This morning, a little after 8 a.m., the power went out in our little hamlet. Flicker of the lights, beep of the smoke detectors, thought it might come back right away, but no.
Time to call the power company. Ah, but the home phone has an electric base, so there was no way to call out from it. Naturally, the internet and television were inoperable as well. Good thing we get a paper bill from the power company so I had a phone number handy.
We did have cell phones, both with very low batteries. No way to charge them, but I managed to get a call in to the power company and discovered that at least 200 homes in our area were without power. It sounded like they were looking for a blown transformer. No idea how long the situation would last.
We hoped not long.
Being without a furnace in the middle of winter in Minnesota is not a happy situation. Thankfully we’re not in the throes of the cold snap we had a week or so ago. (If you’re not from Minnesota, you may think that if we’ve got snow, we’ve got to be miserable with cold. For a Minnesotan, if it stays well below zero (-10 to -15 below), then we’re cold. If it’s 20-30 degrees above zero, we consider it balmy. We were at around 22 degrees today.)
The gas stove wasn’t working either, but only because it uses electricity to spark the pilot light. Hubby was able to go old-skool with it, turning on the gas and lighting it with a match because he hadn’t yet made his coffee. Without the electric coffee grinder, he had to crush the beans by hand, which made the grounds not fine enough for a decent cup of coffee. We joked that he was having South Dakota coffee today, so weak that it’s like waving a coffee bean at water and leaving it at that.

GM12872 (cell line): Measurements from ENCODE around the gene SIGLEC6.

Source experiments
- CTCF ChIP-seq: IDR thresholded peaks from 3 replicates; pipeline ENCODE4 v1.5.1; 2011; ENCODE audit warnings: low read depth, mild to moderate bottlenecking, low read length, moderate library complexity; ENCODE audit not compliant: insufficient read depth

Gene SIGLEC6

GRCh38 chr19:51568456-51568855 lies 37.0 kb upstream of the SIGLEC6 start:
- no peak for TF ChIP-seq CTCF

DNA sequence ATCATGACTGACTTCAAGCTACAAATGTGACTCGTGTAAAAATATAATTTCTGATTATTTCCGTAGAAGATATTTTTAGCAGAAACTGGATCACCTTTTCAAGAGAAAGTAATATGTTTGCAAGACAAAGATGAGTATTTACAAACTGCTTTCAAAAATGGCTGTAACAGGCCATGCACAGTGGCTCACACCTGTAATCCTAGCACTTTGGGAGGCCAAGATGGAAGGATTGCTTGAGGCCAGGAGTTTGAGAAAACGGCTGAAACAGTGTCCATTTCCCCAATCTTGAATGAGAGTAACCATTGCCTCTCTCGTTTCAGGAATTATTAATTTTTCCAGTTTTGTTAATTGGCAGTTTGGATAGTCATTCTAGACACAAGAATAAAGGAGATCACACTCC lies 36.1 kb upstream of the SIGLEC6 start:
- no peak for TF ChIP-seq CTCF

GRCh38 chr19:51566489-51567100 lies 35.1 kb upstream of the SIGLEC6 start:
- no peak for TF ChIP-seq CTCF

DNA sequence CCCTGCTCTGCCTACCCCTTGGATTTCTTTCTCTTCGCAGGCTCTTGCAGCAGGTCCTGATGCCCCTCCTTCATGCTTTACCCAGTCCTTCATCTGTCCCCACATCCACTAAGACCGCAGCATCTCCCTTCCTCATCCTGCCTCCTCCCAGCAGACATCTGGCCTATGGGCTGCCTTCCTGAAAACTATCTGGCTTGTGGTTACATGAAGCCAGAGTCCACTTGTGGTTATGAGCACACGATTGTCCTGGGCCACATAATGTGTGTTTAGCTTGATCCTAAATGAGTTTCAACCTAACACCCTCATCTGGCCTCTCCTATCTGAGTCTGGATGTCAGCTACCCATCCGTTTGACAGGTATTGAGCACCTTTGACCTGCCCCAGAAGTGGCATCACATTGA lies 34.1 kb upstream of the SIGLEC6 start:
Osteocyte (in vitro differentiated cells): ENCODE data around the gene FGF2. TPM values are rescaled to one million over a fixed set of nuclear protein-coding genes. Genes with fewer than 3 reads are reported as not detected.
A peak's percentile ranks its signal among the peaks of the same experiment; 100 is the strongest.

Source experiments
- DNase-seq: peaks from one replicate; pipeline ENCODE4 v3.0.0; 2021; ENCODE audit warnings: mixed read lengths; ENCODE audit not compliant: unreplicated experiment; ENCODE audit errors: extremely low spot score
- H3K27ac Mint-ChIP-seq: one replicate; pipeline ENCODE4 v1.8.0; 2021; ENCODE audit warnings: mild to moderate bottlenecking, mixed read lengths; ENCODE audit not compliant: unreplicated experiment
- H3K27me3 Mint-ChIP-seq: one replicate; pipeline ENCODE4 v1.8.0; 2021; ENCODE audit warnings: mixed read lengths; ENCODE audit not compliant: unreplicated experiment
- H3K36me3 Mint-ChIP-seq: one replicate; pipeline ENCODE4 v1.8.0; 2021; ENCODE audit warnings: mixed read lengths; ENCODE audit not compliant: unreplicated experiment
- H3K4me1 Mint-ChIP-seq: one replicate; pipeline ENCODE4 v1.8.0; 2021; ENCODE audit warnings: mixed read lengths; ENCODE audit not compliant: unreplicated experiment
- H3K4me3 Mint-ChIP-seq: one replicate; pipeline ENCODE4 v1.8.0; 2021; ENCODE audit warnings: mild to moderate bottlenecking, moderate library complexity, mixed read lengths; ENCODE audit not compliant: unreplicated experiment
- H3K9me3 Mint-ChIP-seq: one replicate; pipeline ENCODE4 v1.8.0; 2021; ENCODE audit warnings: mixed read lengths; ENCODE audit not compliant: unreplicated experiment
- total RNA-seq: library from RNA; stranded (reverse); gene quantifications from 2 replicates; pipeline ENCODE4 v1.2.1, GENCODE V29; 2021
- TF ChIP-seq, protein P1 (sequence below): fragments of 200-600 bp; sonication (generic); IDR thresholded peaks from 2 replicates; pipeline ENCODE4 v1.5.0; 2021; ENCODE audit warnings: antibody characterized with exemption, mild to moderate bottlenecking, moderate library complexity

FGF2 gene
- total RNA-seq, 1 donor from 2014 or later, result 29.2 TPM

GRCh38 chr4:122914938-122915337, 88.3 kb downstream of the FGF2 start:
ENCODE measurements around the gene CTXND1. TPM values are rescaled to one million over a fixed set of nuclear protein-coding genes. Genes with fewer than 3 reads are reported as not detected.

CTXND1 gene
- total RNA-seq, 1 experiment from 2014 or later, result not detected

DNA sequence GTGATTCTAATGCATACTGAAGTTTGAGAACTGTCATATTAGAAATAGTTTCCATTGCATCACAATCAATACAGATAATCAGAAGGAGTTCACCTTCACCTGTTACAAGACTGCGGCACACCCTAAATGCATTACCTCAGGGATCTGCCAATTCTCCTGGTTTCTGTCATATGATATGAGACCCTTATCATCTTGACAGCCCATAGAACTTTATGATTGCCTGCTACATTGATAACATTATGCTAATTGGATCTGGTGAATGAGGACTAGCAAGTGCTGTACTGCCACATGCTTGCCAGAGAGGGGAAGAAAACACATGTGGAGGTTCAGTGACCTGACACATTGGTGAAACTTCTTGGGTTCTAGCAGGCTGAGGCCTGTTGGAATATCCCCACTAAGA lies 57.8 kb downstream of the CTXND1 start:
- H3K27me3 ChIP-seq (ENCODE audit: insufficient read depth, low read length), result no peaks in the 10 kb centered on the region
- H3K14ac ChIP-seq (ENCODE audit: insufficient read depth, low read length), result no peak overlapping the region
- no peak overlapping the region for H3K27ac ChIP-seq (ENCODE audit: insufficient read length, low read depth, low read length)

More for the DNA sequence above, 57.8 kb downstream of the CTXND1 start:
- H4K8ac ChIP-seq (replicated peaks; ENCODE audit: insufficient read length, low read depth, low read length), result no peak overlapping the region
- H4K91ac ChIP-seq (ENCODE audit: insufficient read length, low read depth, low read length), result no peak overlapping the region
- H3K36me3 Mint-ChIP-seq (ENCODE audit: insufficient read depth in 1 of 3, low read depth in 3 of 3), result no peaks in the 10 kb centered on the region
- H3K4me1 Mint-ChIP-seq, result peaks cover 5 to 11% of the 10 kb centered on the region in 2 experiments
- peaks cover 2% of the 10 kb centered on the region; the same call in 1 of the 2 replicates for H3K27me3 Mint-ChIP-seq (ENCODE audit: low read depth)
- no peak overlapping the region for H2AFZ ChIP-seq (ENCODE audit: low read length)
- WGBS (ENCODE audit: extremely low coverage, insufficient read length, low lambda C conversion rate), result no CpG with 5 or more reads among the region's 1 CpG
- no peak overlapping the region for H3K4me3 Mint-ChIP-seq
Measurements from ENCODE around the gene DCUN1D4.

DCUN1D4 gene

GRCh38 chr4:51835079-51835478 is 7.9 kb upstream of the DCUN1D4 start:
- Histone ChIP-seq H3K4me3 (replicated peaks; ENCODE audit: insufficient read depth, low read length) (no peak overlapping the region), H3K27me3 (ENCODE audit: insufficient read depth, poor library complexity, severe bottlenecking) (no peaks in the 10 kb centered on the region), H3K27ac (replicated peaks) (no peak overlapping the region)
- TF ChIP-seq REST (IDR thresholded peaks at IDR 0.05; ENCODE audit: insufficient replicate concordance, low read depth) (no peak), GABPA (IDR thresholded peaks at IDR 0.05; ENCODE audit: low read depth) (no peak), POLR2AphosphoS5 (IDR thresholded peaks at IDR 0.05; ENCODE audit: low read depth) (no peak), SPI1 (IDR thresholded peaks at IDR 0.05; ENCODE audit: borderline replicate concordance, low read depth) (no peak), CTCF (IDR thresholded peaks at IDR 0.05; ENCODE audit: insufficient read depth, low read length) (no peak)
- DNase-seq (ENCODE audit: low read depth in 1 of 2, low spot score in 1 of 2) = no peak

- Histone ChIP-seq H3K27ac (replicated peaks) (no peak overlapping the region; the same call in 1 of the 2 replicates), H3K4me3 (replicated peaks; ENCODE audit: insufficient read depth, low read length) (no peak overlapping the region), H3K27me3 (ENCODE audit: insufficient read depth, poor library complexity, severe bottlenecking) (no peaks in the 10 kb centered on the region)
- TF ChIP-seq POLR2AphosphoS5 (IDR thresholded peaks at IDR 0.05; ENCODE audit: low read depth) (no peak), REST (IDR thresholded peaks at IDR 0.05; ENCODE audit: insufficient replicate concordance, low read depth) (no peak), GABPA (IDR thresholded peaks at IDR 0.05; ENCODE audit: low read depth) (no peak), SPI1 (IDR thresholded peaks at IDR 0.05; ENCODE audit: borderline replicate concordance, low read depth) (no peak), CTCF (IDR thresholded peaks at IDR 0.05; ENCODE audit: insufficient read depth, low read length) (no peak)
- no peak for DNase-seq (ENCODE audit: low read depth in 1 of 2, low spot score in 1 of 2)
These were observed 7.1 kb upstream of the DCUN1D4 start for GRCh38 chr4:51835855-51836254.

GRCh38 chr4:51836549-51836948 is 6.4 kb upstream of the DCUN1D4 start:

Electricity returned within an hour.
I took the dog for a walk and chatted with the neighbor, who was out shoveling. (Did I mention it was snowing? We’ve gotten 6-7 inches today.) I asked the neighbor if his power had gone out. It had. He said, “Don’t you just feel helpless without power?” And I thought that was a most profound, if inadvertent thing to say. Why, yes, if we don’t have power (and not just the electrical type), we feel helpless.
Hubby and I had discussed how dependent we are on all of our “automatic” utilities and how interconnected some of them have become. We are old enough to remember when telephones were separate from electrical services. If we’d had an old-fashioned hard-wired phone, we could have dialed out even without power.
We ran a bunch of errands all over town today, asking at each place if they had lost power. Everyone we talked to had, so this was not a limited power outage. An hour without power is an inconvenience, but it certainly makes you grateful for a service you rarely have to think about and all of the people and facilities that provide that service. It also makes you imagine what you’d have to do if the power went out for an extended period of time.
Break out the matches and firewood.